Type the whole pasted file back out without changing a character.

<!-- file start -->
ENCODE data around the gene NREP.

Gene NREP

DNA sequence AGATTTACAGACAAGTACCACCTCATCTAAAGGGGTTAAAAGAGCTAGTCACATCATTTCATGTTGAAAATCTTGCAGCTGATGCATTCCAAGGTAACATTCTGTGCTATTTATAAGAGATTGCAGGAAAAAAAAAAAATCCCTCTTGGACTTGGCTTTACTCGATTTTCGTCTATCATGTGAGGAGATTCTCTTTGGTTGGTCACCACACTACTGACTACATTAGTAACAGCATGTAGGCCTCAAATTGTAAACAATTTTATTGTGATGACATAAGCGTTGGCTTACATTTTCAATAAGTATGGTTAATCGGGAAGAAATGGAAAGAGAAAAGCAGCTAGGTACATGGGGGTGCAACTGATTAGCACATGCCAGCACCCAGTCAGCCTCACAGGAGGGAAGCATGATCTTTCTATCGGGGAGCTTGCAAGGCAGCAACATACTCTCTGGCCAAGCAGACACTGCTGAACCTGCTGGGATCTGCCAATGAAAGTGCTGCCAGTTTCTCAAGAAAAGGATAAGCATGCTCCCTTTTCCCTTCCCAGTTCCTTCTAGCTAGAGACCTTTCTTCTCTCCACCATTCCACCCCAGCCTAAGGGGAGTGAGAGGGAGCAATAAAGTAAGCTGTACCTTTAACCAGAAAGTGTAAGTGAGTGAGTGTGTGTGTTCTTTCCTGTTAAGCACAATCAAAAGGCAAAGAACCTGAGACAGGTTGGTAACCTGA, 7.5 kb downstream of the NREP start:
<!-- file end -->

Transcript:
ENCODE data around the gene NREP.

Gene NREP

DNA sequence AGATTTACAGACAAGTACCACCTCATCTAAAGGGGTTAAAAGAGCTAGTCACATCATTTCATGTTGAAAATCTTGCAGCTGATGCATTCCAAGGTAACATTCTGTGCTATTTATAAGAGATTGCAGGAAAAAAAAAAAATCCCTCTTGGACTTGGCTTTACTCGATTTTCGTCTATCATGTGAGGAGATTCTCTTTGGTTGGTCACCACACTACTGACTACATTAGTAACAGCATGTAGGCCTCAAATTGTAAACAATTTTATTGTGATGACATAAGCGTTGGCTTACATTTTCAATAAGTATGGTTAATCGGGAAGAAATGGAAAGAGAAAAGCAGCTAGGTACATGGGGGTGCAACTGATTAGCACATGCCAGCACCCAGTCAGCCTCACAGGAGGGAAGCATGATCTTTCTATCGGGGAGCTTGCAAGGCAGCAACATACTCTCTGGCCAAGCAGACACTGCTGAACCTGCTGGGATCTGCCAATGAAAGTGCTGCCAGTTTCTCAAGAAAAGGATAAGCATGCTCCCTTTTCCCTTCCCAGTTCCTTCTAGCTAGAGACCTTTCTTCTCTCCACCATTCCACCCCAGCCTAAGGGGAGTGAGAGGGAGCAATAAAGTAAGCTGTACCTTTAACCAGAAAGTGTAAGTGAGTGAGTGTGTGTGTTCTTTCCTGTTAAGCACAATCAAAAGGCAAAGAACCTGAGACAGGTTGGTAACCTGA, 7.5 kb downstream of the NREP start: